The Envelope Please: Naughty or Nice, One Size Valentine Doesn't Fit All
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Do you have a cute butt? Admire washboard abs? Are you an Obamaite, a secret sweetie, a geriatric Lothario? Would a chocolate-coated blue pill rev up the Valentine experience?
If so, there’s a card for you.
That shriek you hear is Jeri Edwards, shopping for cards at Walmart in Aberdeen.
“Oh my goodness, who’d buy that?”
Cards marked “sassy” and naughtier ones designated as “shockers” sell well, but not necessarily at Daphne’s Hallmark in Southern Pines, where manager Flower Owenby says the clientele leans conservative. Here, grandkids’ and great-grandkids’ Valentines outnumber the suggestive, also the Mahogany line, aimed at “My Heart and Soul Sister.” Gay couples make do with “for a special couple” or the gender-neutral “to my partner.”
No surprise, Owenby continues, that women buy cards ahead while men hog the racks on Feb. 14 for beauts like “Cold beer, hot wife: What more does a guy need?”
A smattering of religious Valentines balance the banal with “God bless our love forever.”
The industry has even tapped into the anti-Valentine movement, with cards criticizing the commercialism, if that makes sense.
Nevertheless, Mary Ann Page of Pinehurst, Valentine-card shopping at Harris Teeter, could not find a frog illustration for her husband/prince.
“Frogs are our thing,” Page says. “I’ll have to make one on the computer.”
However, she found cards suitable for her son and grandchildren who are experiencing difficulties.
“They need something cheery.”
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The Greeting Card Association confirms that only Christmas tops Valentine’s Day in card sales. E-cards — cute, but difficult to tie with a blue ribbon and tuck in the dresser drawer — have expanded the $7.5 billion industry without cutting card sales appreciably.
Other trends have emerged. Look for “Eclipse” vampire honeys, a Taylor Swift-endorsed line and a series featuring the cast of “Glee.” Elvis remains in this building with a musical card — “All Shook Up,” not “Love Me Tender.”
Anthropomorphized animals are huge for all holidays. A recent LOUIE Award (the industry’s Oscar) went to Yoga Cat, a kitty with leg extended to better clean his privates, set among a yoga class in similar positions. Valentine critters include squirrels sharing a romantic meal: “My nuts are yours” and a baboon with heart-shaped box: “I don’t care what he looks like as long as he brings chocolate.” Giraffes are posed necking. A lion pines for his “mane” squeeze.
Try sending “For a Friend of My Heart” to your cardiologist.
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Interesting, how expediency bends facts. History buffs want the card relating the legend of St. Valentine who, in the final stanza, “… departed to the Lord.”
His departure was a bit messy.
St. Valentine, the story goes, was a priest circa 250 A.D. When Roman emperor Claudius banned all engagements and marriages to beef up his armies, Valentine defiantly continued to perform nuptials. For this he was beaten to death and beheaded on Feb. 14, the Roman feast of Juno, goddess of women and marriage.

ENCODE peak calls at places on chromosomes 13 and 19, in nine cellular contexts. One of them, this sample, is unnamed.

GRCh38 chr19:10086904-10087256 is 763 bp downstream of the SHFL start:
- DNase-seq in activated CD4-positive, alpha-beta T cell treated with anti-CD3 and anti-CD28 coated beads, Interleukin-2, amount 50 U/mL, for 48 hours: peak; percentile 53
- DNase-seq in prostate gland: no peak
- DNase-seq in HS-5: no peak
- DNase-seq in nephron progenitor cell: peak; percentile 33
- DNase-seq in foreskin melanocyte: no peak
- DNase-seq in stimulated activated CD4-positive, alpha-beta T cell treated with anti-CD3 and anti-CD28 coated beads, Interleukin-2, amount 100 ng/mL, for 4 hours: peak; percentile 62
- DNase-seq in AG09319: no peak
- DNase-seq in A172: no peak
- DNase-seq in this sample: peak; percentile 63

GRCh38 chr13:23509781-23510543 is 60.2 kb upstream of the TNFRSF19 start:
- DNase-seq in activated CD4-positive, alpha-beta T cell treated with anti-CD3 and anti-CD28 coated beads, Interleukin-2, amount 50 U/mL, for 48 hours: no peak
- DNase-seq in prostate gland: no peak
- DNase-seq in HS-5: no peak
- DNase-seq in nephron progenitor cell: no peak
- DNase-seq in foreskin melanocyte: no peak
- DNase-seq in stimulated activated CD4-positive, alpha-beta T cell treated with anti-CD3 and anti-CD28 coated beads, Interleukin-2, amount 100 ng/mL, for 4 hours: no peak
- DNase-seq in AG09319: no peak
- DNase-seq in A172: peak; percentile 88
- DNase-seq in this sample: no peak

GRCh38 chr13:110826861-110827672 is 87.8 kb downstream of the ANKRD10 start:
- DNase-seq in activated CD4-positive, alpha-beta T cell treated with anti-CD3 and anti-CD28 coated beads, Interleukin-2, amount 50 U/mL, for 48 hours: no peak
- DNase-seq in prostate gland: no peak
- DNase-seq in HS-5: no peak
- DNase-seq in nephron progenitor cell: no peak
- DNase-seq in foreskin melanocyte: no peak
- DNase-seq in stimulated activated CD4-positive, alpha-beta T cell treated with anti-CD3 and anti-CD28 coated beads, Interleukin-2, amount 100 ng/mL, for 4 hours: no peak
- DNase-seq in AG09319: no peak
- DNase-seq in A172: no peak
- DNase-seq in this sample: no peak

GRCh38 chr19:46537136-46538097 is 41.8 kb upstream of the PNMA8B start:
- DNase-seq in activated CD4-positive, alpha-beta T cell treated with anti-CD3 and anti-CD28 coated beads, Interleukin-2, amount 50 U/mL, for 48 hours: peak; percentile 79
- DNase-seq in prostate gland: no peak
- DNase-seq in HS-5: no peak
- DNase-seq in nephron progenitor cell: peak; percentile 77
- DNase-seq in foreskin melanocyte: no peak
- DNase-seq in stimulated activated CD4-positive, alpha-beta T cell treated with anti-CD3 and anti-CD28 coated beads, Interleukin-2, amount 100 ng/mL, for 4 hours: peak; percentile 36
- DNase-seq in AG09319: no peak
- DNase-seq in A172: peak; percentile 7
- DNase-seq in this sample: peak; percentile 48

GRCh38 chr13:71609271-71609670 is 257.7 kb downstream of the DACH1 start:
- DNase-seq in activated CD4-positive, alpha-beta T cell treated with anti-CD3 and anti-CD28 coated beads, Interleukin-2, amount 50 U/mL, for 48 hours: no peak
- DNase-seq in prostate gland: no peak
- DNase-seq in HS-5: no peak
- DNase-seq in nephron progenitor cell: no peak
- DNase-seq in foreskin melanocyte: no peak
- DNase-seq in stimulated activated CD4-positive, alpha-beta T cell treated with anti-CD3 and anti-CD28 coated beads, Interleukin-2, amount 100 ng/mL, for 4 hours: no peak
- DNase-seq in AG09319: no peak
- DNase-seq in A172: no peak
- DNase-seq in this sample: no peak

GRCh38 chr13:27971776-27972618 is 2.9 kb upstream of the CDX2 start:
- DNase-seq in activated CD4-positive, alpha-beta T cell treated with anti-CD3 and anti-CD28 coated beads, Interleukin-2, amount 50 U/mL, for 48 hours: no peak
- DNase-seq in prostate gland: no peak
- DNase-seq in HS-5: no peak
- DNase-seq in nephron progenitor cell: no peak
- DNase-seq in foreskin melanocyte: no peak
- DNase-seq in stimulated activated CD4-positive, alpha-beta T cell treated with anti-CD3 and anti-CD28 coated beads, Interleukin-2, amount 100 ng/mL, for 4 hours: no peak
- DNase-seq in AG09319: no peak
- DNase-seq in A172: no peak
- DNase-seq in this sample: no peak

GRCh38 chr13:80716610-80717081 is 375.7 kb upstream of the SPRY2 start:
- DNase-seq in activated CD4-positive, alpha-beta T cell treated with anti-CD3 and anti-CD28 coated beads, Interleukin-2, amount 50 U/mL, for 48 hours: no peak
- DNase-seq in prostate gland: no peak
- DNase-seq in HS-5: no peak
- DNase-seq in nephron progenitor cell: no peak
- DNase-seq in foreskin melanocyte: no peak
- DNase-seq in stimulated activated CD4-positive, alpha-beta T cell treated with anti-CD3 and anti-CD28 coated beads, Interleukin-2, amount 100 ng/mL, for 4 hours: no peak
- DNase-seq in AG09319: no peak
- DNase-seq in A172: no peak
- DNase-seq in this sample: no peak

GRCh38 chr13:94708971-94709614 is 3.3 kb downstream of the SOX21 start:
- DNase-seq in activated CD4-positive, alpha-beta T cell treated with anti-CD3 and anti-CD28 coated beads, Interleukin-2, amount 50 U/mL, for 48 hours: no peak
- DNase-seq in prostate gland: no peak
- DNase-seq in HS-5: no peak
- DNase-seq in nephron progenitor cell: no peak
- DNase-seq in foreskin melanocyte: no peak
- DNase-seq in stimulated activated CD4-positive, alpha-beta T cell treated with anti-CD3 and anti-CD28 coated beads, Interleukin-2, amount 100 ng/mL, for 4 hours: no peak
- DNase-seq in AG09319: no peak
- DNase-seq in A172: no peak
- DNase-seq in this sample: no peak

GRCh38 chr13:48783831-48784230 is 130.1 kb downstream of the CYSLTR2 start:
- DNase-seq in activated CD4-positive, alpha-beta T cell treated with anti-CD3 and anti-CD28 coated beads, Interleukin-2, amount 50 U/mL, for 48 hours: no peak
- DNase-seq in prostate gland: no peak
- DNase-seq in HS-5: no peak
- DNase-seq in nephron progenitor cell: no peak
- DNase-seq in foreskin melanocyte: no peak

Valentine’s Day assignations appeared in medieval literature, again in 1600, when virginal Ophelia declared herself Hamlet’s Valentine with this coy verse:
“Then up he (Hamlet) rose and donn’d his clothes
And dupp’d the chamber door
Let in the maid, that out a maid
Never departed more.”
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The oldest existing Valentine card dates to the 15th century. In 1847 American printer/artist Esther Howland produced the first commercial Valentines. Hallmark entered the market in 1913. After that, as Louis XV intoned on his deathbed, le deluge.
Currently, Hallmark floods the market with more than 2,000 selections.
This tsunami has swept over teachers, parents, in-laws (very gingerly), siblings, ex- and extemporaneous spouses (“To the mother of my children … ”) — even groups: “I’m so glad we’re family.”
A card can easily cost $4; shop carefully, because a dollar or two more will buy a 3-D Valentine poster with glasses. At Daphne’s Hallmark, the most expensive greeting is book-sized, comes in a box and sells for the price of a bouquet.
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How a holiday celebrating romantic love trickled down to children is undocumented. Meaghan Kelly, associate rector at Emmanuel Episcopal Church in Southern Pines weighs in: “In school, (Valentine’s Day) is open season for something to go wrong.”
Schools like Episcopal Day School avoid the popularity-contest pitfall by throwing a party where every child brings a Valentine for every classmate. Kelly and her husband don’t exchange gifts, mainly because of the commercialism, she says. “I’m not sure what fuels Valentine’s Day. Not much happens in February. I wonder if it isn’t just a good time to break things up and spend some money.”
But, Kelly adds, “Worse things could happen than sharing love with one another.”
For all the bawdy jokes, sexual overtones and topical references, hearts, flowers and syrupy poems survive. Husbands love their wives, children love their parents, dogs love their masters, sweethearts love each other and kids have fun practicing for the real thing.
Contact Deborah Salomon at firstname.lastname@example.org.
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